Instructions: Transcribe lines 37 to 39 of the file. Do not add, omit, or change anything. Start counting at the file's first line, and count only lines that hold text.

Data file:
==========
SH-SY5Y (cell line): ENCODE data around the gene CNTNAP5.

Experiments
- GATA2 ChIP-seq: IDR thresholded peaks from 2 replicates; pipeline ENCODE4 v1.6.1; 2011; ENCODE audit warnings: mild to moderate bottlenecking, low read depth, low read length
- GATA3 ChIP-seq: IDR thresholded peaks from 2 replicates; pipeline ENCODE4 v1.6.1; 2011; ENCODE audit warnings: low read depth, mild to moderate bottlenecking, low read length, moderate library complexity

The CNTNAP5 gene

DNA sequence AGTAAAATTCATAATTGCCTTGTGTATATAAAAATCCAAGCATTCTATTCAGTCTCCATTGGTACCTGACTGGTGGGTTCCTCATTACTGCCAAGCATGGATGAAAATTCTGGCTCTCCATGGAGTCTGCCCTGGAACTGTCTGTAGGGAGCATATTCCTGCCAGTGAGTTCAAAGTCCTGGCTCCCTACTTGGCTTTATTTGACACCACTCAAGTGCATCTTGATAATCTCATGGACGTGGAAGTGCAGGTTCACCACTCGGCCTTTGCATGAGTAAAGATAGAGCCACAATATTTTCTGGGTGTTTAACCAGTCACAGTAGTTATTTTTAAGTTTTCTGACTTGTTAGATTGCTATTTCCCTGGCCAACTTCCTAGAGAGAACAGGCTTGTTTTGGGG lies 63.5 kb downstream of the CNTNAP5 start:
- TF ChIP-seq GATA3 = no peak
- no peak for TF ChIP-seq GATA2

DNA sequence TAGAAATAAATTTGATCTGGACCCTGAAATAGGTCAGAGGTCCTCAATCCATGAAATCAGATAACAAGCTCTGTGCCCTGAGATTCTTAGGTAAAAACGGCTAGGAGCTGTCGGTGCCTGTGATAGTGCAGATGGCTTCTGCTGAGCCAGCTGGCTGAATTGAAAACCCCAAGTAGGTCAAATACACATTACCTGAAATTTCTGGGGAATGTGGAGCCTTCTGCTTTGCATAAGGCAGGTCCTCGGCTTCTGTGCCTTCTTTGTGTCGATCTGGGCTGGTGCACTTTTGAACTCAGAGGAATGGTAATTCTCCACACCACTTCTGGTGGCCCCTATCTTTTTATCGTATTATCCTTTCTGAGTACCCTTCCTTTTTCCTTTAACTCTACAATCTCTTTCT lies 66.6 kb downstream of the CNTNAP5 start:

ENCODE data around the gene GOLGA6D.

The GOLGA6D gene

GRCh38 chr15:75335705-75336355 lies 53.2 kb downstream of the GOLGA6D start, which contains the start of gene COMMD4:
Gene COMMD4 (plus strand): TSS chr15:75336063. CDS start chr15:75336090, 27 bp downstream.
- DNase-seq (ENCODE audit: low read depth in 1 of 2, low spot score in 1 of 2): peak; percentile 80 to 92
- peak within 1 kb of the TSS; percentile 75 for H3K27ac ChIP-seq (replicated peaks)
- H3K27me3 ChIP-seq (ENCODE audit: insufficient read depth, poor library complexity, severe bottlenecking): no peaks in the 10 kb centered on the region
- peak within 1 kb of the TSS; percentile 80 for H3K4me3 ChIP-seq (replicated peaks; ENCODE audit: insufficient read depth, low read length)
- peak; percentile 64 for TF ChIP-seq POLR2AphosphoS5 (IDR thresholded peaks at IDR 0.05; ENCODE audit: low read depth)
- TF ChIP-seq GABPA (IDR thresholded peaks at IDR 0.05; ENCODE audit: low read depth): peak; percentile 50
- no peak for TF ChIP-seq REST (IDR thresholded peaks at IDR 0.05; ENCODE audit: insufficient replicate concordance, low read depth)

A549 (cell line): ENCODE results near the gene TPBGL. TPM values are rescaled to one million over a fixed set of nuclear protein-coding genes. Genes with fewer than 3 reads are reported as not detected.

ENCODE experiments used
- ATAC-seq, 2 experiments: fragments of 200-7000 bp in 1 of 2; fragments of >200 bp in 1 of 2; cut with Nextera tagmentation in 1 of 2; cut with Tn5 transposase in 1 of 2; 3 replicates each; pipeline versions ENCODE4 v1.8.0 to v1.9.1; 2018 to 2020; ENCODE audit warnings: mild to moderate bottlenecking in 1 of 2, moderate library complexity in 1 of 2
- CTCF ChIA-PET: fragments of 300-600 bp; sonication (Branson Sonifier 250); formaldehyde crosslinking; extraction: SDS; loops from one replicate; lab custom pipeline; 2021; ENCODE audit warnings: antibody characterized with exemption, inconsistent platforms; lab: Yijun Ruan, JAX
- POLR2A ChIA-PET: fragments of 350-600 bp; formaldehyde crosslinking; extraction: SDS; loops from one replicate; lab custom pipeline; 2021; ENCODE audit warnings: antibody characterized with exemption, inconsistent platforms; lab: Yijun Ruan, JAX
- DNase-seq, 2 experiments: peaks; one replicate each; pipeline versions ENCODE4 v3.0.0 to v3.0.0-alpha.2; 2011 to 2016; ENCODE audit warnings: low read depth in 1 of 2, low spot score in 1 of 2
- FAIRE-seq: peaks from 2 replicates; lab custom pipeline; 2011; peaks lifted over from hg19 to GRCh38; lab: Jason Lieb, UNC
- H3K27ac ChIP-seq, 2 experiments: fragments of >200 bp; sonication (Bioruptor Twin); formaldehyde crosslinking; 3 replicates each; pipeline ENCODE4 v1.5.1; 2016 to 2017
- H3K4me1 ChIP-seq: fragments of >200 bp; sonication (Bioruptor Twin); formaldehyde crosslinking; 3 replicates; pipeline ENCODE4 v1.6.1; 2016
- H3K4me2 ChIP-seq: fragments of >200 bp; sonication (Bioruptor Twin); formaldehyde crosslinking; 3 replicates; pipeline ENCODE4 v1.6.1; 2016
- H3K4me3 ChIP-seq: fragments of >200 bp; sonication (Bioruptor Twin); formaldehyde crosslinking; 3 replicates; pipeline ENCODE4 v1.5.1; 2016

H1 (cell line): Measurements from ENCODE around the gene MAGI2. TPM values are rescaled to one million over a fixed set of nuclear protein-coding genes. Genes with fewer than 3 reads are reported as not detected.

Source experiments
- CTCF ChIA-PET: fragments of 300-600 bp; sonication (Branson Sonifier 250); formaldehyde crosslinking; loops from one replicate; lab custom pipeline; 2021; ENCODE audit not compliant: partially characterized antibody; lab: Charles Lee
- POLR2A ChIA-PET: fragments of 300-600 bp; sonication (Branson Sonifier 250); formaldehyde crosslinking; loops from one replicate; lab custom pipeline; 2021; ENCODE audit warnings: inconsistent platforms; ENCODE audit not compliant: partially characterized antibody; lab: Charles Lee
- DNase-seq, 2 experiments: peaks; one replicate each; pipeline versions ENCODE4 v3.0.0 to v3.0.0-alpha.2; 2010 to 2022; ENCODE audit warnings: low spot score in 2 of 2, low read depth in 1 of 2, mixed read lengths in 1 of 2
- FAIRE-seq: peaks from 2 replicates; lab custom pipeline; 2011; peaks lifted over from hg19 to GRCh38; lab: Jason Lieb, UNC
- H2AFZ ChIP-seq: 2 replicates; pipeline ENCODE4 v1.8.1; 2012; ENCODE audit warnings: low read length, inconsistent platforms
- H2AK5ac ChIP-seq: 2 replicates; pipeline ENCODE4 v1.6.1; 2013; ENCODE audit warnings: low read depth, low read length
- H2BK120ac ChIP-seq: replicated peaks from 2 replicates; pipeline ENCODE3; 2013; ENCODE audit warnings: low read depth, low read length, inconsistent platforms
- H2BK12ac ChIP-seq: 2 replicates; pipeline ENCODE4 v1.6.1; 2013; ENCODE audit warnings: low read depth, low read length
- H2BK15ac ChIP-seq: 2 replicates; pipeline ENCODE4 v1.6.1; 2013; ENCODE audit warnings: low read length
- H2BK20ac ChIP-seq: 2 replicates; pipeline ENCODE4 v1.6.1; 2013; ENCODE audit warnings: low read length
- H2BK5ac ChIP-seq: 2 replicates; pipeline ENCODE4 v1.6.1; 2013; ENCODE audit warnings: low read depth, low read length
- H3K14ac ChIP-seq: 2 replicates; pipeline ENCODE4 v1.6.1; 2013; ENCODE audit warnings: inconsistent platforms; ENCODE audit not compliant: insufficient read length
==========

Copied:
- FAIRE-seq: peaks from 2 replicates; lab custom pipeline; 2011; peaks lifted over from hg19 to GRCh38; lab: Jason Lieb, UNC
- H2AFZ ChIP-seq: 2 replicates; pipeline ENCODE4 v1.8.1; 2012; ENCODE audit warnings: low read length, inconsistent platforms
- H2AK5ac ChIP-seq: 2 replicates; pipeline ENCODE4 v1.6.1; 2013; ENCODE audit warnings: low read depth, low read length